Porterfield (site of)
Porterfield was an early seat of the Porterfield family, however no trace of it now remains.
The Porterfields descended from the de Porter family, the earliest mention of whom in Scotland comes with John de Porter witnessing the donation of the Kirk of Dundonald by Alexander, High Steward of Scotland, in 1262 to the monks of Paisley Abbey. In 1362 Stephen de Porter was granted a charter of the lands of Porterfield by Robert, High Steward of Scotland (later Robert II).
Stephen was probably responsible for building a castle at Porterfield, although little is known about it. It stood on the east bank of the White Cart.
Porterfield continued to serve as the family seat and by 1460 they were describing themselves as Porterfield of Porterfield. When Alexander Porterfield died without an heir Porterfield passed to his brother John. Four years later John bought Duchal Castle from John Lyle, 3rd Lord Lyle, which seemingly became the family’s main focus at the expense of Porterfield which was used as a dower house.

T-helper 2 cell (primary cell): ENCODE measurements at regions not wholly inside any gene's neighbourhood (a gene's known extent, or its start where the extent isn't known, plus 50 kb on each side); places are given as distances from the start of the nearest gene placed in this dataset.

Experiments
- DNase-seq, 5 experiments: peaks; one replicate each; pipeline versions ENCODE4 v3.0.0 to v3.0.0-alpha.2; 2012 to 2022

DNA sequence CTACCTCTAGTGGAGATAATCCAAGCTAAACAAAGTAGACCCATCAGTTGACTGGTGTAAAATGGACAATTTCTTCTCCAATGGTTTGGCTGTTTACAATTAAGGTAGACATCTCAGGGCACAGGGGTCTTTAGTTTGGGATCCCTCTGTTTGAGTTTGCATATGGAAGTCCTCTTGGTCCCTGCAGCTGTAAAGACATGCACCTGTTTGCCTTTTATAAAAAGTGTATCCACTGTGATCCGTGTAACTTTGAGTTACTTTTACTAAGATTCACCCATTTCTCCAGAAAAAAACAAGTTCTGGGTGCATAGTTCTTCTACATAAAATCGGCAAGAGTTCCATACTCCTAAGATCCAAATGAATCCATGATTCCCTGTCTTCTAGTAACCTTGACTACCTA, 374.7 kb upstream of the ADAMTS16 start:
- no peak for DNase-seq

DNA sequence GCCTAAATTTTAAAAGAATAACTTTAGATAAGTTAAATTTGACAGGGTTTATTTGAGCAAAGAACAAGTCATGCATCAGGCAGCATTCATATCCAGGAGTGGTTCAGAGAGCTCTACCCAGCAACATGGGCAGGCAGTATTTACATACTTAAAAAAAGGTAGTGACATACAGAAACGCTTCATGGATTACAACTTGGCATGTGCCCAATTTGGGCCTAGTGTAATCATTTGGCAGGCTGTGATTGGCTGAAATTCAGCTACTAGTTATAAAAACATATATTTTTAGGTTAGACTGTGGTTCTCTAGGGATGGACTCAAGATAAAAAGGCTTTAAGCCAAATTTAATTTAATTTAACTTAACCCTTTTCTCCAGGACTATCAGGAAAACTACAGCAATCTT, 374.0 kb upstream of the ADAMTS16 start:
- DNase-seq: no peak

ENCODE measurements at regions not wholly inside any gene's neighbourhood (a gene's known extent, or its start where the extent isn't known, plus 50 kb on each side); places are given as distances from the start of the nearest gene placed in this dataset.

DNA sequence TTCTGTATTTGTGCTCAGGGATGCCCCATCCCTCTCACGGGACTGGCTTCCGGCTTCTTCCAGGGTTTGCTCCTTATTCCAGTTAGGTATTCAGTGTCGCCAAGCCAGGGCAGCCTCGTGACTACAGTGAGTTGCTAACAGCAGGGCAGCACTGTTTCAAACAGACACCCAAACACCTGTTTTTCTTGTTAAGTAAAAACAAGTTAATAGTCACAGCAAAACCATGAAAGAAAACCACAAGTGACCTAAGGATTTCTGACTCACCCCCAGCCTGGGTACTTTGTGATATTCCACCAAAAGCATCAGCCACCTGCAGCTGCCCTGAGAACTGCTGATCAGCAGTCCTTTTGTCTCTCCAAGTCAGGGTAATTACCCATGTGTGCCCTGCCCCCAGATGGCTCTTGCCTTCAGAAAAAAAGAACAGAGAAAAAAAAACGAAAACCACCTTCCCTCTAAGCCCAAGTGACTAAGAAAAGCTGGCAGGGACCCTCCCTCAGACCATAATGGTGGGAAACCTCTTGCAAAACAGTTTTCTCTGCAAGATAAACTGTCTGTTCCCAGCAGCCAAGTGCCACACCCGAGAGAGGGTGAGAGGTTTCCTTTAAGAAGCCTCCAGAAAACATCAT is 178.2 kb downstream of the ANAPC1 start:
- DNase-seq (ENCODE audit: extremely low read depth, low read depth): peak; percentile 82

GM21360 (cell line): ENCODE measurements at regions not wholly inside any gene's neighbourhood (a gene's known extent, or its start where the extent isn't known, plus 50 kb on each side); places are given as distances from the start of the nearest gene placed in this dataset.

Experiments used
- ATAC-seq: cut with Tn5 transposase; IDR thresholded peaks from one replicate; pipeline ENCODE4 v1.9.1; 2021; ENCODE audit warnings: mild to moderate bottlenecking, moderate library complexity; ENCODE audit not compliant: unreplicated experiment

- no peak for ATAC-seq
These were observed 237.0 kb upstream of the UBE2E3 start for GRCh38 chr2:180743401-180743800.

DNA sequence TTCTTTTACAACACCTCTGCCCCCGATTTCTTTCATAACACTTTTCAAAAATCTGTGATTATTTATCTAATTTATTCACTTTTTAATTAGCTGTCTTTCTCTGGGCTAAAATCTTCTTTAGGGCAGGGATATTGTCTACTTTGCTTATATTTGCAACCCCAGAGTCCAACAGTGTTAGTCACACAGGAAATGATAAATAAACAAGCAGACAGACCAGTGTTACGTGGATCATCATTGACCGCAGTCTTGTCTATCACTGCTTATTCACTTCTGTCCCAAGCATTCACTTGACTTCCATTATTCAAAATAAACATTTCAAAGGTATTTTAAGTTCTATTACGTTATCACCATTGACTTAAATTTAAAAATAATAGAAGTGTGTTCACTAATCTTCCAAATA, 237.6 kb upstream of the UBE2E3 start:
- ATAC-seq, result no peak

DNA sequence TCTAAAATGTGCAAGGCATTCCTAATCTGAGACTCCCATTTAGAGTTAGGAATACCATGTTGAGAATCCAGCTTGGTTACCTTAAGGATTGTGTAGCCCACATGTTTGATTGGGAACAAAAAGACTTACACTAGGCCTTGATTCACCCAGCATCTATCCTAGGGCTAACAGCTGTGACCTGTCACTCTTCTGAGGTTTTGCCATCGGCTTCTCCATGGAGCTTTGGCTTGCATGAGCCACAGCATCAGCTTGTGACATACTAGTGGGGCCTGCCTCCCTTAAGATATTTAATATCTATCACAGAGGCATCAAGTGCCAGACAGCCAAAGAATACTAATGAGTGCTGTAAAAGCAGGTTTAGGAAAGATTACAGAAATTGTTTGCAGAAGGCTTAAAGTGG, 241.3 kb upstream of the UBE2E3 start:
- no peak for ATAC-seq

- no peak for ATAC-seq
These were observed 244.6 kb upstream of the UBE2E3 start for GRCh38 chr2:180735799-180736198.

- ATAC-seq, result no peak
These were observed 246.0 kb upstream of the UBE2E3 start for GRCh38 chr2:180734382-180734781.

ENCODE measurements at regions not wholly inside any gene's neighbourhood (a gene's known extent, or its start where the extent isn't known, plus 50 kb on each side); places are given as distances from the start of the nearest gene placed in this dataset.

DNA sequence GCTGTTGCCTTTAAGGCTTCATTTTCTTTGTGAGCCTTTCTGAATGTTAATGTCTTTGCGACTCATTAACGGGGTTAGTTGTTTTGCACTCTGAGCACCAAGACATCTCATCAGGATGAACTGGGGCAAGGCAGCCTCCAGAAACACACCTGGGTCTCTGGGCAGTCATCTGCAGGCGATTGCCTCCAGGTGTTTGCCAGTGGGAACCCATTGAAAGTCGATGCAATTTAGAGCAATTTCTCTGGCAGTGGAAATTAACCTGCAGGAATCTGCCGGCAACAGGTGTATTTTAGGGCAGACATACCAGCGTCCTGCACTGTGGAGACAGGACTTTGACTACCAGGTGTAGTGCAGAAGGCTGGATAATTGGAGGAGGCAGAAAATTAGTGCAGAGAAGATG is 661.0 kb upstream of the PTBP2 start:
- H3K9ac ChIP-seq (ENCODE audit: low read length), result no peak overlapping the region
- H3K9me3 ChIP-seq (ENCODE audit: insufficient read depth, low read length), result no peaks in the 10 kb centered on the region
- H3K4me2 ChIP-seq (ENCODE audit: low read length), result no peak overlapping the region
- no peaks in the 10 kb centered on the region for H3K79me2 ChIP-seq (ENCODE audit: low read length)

Following the death of John Porterfield in 1575 his second wife, Jean Knox of Ranfurly, retired to Porterfield. It was still considered significant enough to be included on Pont’s map of Renfrewshire, published some time between 1583 and 1596, Robert Gordon’s map, published some time between 1636 and 1652, and in Joan Blaeu’s Atlas, published in 1654.
In 1710 Alexander Porterfield, the grandson of John and Jean, built Duchal House which became the main seat of the Porterfield family until the line died out upon the death without an heir of a later Alexander Porterfield in 1815.
In the late 18th century Porterfield was described as a farm. The Ordnance Survey map of 1864 shows two L-shaped buildings with small gardens to the north-west, all surrounded by fields. Just 34 years later the OS map of 1898 shows that the Renfrew Forge and Steel Works had sprung up immediately to the south-west of Porterfield and the Albert Cabinet Works to the east. By the time of the OS map surveyed in 1910 and published in 1913 Porterfield has gone, replaced by a series of industrial buildings.
Aerial photos taken between 1944 and 1950 show the entire site covered by warehouses. Today the site is occupied by an industrial estate and offices on Porterfield Road.